This is what we’re trying to do with our Knight News Challenge project. The project revolves around using health databases to find positive deviants.
When a reporter gets hold of a database, the usual reflex is to look for the negative deviant—the worst actor—and pounce. But she should also look for the positive deviant—the best actor.
Health journalists from our partner news organizations (we have a few, but are still recruiting) will choose serious health problems. We’ll help them break problems down into small pieces. Then, the Institute for Health Metrics and Evaluation in Seattle will act as a data concierge. The institute not only runs the world’s largest health database, the Global Burden of Disease study, it knows what’s in all kinds of health databases. Researchers there will comb those databases to help the reporter find the positive deviant—the city or county that’s having the most success with that problem. That’s not necessarily a story, by the way; it takes some reporting to find out if it is. If it is a story, we’ll provide travel money.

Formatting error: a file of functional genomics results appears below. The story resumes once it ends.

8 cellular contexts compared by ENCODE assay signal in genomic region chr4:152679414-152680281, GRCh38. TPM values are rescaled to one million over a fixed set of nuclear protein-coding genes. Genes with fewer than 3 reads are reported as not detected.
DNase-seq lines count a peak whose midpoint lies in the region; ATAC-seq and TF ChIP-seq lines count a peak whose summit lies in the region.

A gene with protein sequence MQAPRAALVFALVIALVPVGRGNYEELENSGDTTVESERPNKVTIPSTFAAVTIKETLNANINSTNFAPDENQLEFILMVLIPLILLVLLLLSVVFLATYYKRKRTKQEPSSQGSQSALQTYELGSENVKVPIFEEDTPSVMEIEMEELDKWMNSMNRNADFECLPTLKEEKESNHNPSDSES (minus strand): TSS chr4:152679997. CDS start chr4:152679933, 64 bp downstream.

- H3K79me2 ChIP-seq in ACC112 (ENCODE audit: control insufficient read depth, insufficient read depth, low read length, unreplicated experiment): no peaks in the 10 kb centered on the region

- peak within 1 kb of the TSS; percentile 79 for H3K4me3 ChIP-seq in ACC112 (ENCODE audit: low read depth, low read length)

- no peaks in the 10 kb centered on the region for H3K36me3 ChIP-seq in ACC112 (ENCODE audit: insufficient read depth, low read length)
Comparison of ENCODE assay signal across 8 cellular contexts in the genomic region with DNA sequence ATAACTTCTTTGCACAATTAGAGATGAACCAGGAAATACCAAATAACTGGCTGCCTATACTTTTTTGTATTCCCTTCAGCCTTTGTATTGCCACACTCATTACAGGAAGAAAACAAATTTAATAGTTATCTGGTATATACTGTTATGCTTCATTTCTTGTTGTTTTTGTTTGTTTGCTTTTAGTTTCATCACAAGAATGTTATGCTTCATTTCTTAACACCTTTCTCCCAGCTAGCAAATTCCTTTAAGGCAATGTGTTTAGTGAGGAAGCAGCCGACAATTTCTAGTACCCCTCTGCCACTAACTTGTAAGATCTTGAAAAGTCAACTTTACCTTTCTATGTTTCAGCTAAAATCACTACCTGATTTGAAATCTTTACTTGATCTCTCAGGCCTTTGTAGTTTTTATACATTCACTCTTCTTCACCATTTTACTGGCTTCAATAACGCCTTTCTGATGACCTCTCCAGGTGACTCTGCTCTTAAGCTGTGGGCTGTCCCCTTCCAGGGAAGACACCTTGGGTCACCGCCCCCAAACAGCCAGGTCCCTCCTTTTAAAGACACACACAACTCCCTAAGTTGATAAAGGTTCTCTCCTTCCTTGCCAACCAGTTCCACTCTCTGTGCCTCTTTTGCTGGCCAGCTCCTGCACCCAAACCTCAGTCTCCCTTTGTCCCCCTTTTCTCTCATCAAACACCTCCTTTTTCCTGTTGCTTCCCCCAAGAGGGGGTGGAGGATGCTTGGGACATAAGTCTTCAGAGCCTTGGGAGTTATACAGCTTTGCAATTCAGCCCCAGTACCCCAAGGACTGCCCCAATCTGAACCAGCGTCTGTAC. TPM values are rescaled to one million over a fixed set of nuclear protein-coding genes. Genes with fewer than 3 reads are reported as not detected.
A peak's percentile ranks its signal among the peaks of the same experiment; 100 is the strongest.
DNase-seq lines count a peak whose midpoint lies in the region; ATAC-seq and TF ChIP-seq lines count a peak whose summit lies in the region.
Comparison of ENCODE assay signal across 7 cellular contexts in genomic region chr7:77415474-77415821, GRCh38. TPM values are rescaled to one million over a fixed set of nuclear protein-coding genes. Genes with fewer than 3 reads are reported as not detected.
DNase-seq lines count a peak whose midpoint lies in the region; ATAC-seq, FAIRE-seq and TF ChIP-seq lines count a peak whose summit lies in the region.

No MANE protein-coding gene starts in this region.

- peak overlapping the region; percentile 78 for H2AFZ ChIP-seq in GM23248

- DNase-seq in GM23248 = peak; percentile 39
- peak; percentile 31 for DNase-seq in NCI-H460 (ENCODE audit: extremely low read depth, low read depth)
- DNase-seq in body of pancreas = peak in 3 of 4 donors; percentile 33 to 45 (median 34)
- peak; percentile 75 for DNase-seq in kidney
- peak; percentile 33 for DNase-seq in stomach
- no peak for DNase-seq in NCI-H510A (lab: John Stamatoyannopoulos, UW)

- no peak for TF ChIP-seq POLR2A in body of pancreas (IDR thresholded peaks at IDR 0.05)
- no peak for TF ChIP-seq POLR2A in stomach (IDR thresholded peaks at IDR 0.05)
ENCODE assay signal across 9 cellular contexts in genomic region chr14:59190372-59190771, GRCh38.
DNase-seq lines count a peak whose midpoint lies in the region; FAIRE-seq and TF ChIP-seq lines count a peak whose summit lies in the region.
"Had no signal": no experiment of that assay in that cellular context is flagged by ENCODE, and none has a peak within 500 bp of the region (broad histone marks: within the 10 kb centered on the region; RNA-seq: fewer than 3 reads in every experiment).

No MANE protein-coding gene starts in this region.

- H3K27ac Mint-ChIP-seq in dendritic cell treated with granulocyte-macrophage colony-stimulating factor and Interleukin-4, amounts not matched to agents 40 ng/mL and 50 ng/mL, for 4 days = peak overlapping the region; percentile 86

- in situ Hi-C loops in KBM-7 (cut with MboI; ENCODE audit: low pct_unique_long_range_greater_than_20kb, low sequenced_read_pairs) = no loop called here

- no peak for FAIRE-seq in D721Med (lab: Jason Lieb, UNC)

For example: A health reporter wants to write about the problem of preterm births in her city. One aspect of this is the tremendous disparity between white and African-American mothers. (College-educated African-American mothers have higher rates of premature birth than high-school dropout whites.) The Institute for Health Metrics and Evaluation can help the reporter find the place that has the smallest—or no—gap. It’s up to the reporter to find out how this was done.
“Local news” is usually defined as what’s happening in our coverage area. We want to redefine it to include what’s happening that’s of interest and value to our coverage area. How other cities are successfully responding to shared problems—what could be a more important or compelling story?